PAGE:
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Tag Archives: Post-Hardcore

Icarus The Owl – Rearm Circuits


As the year is coming to an end, the window for good albums to be released is also slowly closing. Luckily my, hands down, favorite label at the moment decided to slate one last release from their catalogue in 2017: Icarus The Owl’s fifth full length, Rearm Circuits, is being released on December 1st and I had the privilege to dive into it ahead of time. You can read my thoughts below.

It won’t come as a surprise that the Blue Swan Records-signed quartet plays post-hardcore, but I might put you in disbelief if I tell you that they are wandering a fine line between that genre and radio pop. Did I just hear an eyeroll? Don’t, and bear with me for a second here. The beauty about ITO’s blend of styles is that they manage to create a soundscape that sounds very real and honest, since everything is played on instruments, but their knack for melodies and super catchy hooks is just beyond this world.

However, technique and intricacy is not sacrificed for said catchiness: every instrument shines and especially the guitars are a tapping extravaganza on one hand and a perfect mix of riffing and chord progressions on the other hand. That doesn’t mean that the drums don’t offer a solid foundation, because they absolutely do! There are some songs among these twelve songs where the drum patterns and fills stand out more, but in general they serve the song, rather than showing off.

The one thing that really ties these forty-seven minutes together, beside the stellar songwriting, are the vocals, which add another layer of melody to the mix. I remember when I first discovered the band, I had a few initial difficulties to get past the singer’s voice, since it has a slightly nasal and whiny quality to it, but it grows on you really quickly. I also really dig his lyricism, which has a very, for lack of a better word, dramatic and grand feel to it, with analogies and images all throughout.

To sum things up: Rearm Circuits is a phenomenal entry into both Icarus The Owl’s and Blue Swan Records catalogue, and, for me, it blows its predecessor out of the water. You should check out the song below to give you a good idea of what awaits you, and also has a super cool music video! More info can be found on the band’s Facebook page and I hope you’ll have as much fun with this one as I did!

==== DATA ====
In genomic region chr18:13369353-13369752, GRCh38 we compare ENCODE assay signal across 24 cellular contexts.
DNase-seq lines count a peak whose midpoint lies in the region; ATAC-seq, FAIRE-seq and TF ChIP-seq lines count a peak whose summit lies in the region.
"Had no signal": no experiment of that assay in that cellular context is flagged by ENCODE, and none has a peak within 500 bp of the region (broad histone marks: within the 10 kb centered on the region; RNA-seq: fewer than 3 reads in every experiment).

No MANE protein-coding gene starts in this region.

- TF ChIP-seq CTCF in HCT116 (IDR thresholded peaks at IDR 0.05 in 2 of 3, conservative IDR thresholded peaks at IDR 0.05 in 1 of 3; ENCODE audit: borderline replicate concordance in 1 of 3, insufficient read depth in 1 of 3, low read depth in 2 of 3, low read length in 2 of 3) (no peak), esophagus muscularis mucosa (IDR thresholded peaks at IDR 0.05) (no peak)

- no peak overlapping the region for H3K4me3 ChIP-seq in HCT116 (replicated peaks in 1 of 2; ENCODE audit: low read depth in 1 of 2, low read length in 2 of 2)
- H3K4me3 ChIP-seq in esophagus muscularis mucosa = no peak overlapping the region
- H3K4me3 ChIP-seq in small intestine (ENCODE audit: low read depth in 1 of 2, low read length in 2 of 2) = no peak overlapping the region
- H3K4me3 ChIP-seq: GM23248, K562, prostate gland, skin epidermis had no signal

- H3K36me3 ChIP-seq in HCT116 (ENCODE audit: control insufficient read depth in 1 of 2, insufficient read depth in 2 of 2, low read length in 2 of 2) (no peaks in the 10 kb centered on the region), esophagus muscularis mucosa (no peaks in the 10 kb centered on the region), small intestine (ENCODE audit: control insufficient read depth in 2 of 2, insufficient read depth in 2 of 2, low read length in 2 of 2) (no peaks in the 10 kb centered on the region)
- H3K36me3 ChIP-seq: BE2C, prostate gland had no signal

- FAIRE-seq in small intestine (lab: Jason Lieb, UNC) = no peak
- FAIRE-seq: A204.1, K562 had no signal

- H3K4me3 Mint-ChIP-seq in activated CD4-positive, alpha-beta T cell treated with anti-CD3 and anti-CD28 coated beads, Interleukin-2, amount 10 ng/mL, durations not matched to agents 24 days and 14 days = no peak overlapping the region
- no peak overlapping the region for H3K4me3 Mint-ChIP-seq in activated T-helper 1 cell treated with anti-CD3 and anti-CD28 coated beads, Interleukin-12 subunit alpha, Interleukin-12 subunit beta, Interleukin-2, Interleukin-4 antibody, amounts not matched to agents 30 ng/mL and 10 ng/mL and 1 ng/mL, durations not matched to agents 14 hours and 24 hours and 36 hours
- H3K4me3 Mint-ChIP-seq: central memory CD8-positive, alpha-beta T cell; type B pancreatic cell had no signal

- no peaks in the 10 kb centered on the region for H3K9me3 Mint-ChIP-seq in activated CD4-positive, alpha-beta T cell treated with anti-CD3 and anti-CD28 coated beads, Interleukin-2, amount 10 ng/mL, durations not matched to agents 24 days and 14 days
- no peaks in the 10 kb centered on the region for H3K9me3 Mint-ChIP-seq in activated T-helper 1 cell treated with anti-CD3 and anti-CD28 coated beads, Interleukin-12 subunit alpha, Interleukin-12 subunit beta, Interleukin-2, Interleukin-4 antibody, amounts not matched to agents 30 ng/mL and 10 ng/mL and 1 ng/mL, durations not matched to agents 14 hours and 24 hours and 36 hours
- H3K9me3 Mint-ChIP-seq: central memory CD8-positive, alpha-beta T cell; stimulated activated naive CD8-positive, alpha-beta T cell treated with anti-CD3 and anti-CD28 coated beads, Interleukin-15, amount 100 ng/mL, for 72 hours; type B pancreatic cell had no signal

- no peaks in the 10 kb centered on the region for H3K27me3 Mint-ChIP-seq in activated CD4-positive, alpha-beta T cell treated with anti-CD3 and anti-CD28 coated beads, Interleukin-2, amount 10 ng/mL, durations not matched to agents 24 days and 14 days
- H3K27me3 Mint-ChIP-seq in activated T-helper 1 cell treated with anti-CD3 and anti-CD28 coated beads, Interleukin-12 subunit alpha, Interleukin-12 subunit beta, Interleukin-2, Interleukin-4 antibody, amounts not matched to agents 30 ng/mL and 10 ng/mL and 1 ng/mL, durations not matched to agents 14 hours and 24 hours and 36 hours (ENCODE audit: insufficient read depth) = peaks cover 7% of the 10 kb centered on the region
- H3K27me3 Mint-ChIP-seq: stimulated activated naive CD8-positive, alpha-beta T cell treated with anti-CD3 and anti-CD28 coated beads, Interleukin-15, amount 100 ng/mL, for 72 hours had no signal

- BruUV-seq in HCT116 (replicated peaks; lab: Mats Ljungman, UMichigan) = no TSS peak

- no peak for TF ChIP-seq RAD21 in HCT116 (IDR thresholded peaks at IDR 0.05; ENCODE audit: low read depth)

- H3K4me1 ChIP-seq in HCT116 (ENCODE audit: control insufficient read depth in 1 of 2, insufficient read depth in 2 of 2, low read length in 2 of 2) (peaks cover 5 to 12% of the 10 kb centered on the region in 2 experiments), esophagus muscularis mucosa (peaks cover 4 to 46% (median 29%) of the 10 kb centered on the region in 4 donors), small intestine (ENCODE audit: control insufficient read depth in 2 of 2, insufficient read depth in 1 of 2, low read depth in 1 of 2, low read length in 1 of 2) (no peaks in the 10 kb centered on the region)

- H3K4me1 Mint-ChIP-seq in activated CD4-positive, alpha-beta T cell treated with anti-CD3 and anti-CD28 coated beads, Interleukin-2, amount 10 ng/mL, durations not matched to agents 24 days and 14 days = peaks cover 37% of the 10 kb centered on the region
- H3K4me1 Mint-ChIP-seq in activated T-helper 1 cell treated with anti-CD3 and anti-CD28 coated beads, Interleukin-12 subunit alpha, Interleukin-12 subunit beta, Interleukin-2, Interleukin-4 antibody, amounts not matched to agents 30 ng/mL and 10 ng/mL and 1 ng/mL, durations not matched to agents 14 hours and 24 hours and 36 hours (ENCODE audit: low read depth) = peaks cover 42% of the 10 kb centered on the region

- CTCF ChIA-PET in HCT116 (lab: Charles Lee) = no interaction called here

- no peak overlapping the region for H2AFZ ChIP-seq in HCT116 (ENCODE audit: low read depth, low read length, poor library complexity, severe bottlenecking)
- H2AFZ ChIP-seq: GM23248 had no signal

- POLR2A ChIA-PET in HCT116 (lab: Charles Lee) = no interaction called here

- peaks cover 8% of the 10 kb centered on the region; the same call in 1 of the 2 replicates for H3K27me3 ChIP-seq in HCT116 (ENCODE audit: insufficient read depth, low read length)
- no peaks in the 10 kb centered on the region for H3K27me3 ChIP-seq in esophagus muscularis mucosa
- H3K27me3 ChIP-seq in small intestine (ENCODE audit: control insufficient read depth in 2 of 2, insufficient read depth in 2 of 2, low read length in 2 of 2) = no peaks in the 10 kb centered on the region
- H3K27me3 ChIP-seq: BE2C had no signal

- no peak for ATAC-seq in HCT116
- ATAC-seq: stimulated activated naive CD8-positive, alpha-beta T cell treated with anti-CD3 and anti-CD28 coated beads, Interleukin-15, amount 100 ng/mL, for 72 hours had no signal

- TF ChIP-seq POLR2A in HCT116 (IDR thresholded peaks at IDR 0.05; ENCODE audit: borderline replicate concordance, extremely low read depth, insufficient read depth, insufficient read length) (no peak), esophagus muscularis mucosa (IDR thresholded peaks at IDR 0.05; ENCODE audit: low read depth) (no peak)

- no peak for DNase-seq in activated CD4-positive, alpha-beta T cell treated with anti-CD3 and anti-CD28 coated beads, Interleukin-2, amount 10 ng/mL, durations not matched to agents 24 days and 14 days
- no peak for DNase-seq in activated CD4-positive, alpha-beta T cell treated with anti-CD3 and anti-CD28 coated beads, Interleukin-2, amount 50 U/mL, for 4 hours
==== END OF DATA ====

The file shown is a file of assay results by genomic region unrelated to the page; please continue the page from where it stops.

I The Mighty – Where The Mind Wants To Go/Where You Let It Go

I would consider myself to be someone follows a lot of bands in the post-hardcore scene and thus is usually up-to-date with the evolution of the genre and the tendencies that it’s taken in the past few years. One such direction is that many bands have changed their sound into something, for lack of a better word, more radio-friendly; a fact that I don’t mind since a good record does not necessarily need screams, or mosh parts. While some listeners absolutely despise change and subsequently claim that the bands have sold out, I’d like to argue that it all lies in the execution. While I don’t like to Gossip, there is definitely a recent entry in the catalog of bands that I listen to, where the new style has failed quite spectacularly. But enough opening monologue: today I have the pleasure of writing about I The Mighty‘s new record Where The Mind Wants To Go/Where You Let It Go, which does it right!

Upon the first listen, it is undeniably obvious that the quartet has taken a step back and fine-tuned their sound into a tamer version of their former selves. However, the trademark ITM sound is still there: well thought-out rhythmic patterns brought to life by energetic performances and painted over with the distinctive vocals. I feel like the main aspect that was altered is the guitar sound, which is mostly void of distortion and fast-paced riffing; opting instead for chords and a cleaner sound. But fret not! There are some “old-school” sounding gems that can be found among these forty-nine minutes…and they are true bangers!

Where the Californians definitely stand out are the two most important features in music, to me: coherent and captivating songwriting, as well as intelligent lyrics or themes. A fact that many bands tend to forget when they change their sound. There is one song, called Sleepwalker, that stood out to me immediately due to it checking both those boxes and, on top of that, being catchy right off the bat! Another aspect where WTMWTG gets bonus points, is the order of the individual eleven songs, which is the perfect simulation of a roller-coaster. Just when you think you’ve heard all the record has to offer, it hits you with another looping!

As mentioned previously, lyrics are an extremely important factor when it comes to my personal enjoyment of music and, to no surprise, this third full-length is filled to the brim with memorable lines and clever analogies, which make every new listening a joy. The vocal performance itself is also as top-notch as was to be expected, albeit with fewer screams, but therefore a special gem in the form of a guest appearance by Dance Gavin Dance‘s Tilian Pearson on Silver Tongues, which can be found below.